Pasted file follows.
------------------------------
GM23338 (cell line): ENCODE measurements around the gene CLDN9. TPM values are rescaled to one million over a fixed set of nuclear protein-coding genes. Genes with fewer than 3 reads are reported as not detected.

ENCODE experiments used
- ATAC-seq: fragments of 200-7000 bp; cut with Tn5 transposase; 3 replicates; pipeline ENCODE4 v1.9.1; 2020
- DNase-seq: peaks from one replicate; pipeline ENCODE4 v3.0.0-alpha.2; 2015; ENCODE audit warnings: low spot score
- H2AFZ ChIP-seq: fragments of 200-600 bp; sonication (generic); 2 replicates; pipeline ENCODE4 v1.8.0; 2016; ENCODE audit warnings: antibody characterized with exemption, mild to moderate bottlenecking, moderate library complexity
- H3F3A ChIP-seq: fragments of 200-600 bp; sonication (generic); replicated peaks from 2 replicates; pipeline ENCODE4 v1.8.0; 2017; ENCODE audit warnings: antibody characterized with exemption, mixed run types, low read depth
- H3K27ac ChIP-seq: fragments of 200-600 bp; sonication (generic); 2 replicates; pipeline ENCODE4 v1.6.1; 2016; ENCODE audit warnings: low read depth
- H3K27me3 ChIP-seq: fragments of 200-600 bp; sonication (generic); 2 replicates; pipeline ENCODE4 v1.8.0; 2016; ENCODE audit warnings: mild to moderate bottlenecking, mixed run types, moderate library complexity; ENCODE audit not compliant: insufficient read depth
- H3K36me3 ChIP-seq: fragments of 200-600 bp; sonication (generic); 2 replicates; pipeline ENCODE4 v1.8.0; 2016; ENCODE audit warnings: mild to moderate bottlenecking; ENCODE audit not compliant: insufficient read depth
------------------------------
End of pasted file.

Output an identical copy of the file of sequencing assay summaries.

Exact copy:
GM23338 (cell line): ENCODE measurements around the gene CLDN9. TPM values are rescaled to one million over a fixed set of nuclear protein-coding genes. Genes with fewer than 3 reads are reported as not detected.

ENCODE experiments used
- ATAC-seq: fragments of 200-7000 bp; cut with Tn5 transposase; 3 replicates; pipeline ENCODE4 v1.9.1; 2020
- DNase-seq: peaks from one replicate; pipeline ENCODE4 v3.0.0-alpha.2; 2015; ENCODE audit warnings: low spot score
- H2AFZ ChIP-seq: fragments of 200-600 bp; sonication (generic); 2 replicates; pipeline ENCODE4 v1.8.0; 2016; ENCODE audit warnings: antibody characterized with exemption, mild to moderate bottlenecking, moderate library complexity
- H3F3A ChIP-seq: fragments of 200-600 bp; sonication (generic); replicated peaks from 2 replicates; pipeline ENCODE4 v1.8.0; 2017; ENCODE audit warnings: antibody characterized with exemption, mixed run types, low read depth
- H3K27ac ChIP-seq: fragments of 200-600 bp; sonication (generic); 2 replicates; pipeline ENCODE4 v1.6.1; 2016; ENCODE audit warnings: low read depth
- H3K27me3 ChIP-seq: fragments of 200-600 bp; sonication (generic); 2 replicates; pipeline ENCODE4 v1.8.0; 2016; ENCODE audit warnings: mild to moderate bottlenecking, mixed run types, moderate library complexity; ENCODE audit not compliant: insufficient read depth
- H3K36me3 ChIP-seq: fragments of 200-600 bp; sonication (generic); 2 replicates; pipeline ENCODE4 v1.8.0; 2016; ENCODE audit warnings: mild to moderate bottlenecking; ENCODE audit not compliant: insufficient read depth